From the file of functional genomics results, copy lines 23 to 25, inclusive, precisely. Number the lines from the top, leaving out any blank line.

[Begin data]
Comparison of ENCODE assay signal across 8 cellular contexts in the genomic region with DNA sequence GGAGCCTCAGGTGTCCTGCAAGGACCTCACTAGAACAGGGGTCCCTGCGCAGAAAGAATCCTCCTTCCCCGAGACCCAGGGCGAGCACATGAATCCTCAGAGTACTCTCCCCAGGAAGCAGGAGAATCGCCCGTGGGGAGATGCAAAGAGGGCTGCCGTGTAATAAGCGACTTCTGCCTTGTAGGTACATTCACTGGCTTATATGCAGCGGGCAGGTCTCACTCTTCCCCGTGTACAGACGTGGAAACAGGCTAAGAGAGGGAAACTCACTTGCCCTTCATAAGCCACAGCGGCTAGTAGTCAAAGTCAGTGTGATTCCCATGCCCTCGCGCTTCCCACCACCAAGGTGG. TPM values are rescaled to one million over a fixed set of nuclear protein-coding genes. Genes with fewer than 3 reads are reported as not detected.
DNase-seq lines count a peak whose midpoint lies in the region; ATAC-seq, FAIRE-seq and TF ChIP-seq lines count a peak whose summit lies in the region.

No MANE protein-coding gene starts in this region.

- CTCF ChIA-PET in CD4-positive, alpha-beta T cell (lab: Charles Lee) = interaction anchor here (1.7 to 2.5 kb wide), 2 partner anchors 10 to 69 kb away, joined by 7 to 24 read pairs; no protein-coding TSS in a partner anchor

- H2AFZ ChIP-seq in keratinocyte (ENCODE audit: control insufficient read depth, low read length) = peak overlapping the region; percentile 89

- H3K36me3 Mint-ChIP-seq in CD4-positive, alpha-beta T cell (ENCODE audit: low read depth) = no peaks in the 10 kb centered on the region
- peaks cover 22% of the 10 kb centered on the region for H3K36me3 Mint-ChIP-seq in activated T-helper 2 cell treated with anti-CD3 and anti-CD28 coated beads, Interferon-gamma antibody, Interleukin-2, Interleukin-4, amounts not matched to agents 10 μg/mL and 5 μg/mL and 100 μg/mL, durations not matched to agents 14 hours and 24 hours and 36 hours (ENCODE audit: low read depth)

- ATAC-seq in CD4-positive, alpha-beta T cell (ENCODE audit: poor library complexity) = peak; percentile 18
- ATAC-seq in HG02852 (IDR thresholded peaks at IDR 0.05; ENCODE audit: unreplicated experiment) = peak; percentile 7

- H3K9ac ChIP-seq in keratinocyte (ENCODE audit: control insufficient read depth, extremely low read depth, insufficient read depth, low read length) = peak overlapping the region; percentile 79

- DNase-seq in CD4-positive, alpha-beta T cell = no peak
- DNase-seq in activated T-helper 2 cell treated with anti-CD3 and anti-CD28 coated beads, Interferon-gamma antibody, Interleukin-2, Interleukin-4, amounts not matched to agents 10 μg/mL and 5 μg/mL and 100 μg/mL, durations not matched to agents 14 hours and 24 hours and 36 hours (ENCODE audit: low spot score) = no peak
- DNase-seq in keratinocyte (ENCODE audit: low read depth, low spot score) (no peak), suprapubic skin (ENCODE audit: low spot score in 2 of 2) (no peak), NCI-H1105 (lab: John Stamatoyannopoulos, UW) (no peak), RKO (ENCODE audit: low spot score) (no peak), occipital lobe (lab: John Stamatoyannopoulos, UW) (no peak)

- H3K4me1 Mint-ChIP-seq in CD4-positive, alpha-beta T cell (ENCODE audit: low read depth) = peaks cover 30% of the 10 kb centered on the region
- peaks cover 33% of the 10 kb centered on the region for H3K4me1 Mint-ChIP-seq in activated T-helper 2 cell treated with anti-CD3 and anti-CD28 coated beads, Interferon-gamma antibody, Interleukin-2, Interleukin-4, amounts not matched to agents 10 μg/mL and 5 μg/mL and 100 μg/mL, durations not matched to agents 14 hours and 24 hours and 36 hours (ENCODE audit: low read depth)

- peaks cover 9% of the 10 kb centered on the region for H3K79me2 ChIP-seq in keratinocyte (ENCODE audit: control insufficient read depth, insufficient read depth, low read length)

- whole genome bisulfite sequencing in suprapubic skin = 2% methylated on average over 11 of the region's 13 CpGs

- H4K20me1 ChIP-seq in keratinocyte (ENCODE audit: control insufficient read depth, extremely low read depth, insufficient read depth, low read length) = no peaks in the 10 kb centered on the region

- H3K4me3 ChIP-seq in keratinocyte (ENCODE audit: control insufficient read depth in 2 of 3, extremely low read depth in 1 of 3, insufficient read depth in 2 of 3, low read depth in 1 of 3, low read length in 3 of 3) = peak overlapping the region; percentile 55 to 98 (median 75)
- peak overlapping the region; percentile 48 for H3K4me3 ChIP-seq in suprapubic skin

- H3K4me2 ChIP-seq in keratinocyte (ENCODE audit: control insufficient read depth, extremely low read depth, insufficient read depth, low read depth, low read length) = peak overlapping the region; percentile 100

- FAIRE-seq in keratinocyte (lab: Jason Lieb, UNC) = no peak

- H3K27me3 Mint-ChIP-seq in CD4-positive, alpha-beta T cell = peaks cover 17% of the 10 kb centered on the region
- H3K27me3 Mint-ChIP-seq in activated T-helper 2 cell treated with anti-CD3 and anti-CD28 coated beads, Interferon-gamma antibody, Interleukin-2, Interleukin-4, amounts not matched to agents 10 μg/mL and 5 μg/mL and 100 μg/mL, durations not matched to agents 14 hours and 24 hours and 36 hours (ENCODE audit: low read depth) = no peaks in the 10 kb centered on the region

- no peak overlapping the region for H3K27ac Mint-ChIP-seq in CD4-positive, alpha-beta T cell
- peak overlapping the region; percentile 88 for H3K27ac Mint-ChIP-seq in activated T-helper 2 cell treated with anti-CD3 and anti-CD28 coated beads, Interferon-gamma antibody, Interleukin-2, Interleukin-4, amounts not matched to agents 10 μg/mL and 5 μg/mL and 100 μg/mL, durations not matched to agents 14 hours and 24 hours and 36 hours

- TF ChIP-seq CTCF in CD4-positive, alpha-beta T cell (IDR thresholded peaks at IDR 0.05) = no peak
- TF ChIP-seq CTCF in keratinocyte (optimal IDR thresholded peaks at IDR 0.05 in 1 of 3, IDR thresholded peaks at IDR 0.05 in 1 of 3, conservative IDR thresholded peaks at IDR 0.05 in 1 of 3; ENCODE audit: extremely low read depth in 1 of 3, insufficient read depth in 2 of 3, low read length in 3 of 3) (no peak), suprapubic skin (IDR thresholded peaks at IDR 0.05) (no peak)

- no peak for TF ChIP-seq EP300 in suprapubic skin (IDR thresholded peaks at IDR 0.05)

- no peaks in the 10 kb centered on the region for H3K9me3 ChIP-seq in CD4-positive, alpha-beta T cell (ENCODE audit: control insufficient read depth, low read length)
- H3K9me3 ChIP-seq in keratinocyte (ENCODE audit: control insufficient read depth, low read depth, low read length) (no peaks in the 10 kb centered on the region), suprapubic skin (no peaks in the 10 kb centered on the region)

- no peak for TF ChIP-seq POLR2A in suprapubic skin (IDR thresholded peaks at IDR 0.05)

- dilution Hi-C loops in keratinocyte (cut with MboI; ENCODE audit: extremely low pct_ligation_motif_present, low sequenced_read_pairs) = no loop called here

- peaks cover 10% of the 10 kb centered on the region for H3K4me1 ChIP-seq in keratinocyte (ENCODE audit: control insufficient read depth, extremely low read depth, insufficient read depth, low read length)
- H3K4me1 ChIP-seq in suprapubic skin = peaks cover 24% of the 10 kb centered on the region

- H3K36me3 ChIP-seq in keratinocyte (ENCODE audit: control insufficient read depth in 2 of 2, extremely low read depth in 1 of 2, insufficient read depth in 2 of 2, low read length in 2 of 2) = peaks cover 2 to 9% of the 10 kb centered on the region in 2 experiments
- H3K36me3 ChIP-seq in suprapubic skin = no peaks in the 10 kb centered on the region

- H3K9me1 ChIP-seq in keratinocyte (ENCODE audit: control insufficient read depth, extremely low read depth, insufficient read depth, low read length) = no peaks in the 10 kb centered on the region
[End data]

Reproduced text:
- H3K27me3 Mint-ChIP-seq in CD4-positive, alpha-beta T cell = peaks cover 17% of the 10 kb centered on the region
- H3K27me3 Mint-ChIP-seq in activated T-helper 2 cell treated with anti-CD3 and anti-CD28 coated beads, Interferon-gamma antibody, Interleukin-2, Interleukin-4, amounts not matched to agents 10 μg/mL and 5 μg/mL and 100 μg/mL, durations not matched to agents 14 hours and 24 hours and 36 hours (ENCODE audit: low read depth) = no peaks in the 10 kb centered on the region

- no peak overlapping the region for H3K27ac Mint-ChIP-seq in CD4-positive, alpha-beta T cell